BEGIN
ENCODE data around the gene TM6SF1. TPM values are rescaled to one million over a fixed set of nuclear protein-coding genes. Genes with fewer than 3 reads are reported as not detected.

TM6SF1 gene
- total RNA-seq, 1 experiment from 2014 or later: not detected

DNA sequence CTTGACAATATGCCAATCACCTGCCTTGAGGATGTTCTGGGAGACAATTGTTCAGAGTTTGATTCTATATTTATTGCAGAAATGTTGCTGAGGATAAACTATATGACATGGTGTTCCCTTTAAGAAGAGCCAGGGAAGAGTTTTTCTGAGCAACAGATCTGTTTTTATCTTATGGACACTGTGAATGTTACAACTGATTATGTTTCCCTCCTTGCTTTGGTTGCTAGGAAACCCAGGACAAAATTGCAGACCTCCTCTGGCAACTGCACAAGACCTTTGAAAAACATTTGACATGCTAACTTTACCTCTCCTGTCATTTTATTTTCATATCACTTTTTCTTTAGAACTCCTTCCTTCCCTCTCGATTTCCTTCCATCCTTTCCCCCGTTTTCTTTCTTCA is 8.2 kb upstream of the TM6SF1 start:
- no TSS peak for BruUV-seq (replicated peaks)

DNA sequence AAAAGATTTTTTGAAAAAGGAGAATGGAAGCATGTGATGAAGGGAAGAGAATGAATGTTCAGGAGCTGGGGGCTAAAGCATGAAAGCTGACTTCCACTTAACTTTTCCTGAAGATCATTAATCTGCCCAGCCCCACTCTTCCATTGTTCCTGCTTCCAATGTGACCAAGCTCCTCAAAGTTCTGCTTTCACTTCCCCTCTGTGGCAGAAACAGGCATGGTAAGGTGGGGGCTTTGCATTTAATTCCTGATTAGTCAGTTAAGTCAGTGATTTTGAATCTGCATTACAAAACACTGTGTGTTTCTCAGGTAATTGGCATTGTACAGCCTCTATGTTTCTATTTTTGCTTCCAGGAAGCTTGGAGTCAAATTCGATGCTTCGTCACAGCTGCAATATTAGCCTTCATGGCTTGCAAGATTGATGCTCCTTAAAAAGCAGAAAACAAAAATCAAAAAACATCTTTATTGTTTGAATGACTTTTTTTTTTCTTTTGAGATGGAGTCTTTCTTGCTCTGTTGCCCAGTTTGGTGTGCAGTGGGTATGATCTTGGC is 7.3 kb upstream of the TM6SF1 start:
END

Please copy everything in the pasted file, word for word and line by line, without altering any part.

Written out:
ENCODE data around the gene TM6SF1. TPM values are rescaled to one million over a fixed set of nuclear protein-coding genes. Genes with fewer than 3 reads are reported as not detected.

TM6SF1 gene
- total RNA-seq, 1 experiment from 2014 or later: not detected

DNA sequence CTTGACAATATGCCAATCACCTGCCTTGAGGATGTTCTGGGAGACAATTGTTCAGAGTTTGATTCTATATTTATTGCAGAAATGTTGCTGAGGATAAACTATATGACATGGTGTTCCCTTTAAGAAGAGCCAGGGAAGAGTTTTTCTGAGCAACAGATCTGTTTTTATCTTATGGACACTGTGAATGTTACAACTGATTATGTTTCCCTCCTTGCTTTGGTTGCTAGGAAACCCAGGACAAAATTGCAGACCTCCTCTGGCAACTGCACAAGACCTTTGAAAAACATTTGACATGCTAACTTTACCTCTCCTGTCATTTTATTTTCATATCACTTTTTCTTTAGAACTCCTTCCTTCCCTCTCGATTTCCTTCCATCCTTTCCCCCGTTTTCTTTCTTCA is 8.2 kb upstream of the TM6SF1 start:
- no TSS peak for BruUV-seq (replicated peaks)

DNA sequence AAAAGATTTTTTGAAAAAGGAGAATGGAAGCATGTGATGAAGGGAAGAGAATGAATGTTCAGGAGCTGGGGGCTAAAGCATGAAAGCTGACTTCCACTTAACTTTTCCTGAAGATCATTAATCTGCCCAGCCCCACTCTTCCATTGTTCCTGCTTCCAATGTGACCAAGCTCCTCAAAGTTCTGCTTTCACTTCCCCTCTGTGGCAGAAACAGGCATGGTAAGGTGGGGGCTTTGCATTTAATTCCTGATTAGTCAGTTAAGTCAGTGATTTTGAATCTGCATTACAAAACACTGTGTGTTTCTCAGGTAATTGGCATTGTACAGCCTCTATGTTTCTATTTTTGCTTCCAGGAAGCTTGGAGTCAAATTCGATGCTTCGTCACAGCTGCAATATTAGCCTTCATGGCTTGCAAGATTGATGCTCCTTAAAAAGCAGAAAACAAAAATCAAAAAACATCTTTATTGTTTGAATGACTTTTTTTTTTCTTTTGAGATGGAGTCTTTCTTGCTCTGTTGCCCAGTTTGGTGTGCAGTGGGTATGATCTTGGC is 7.3 kb upstream of the TM6SF1 start: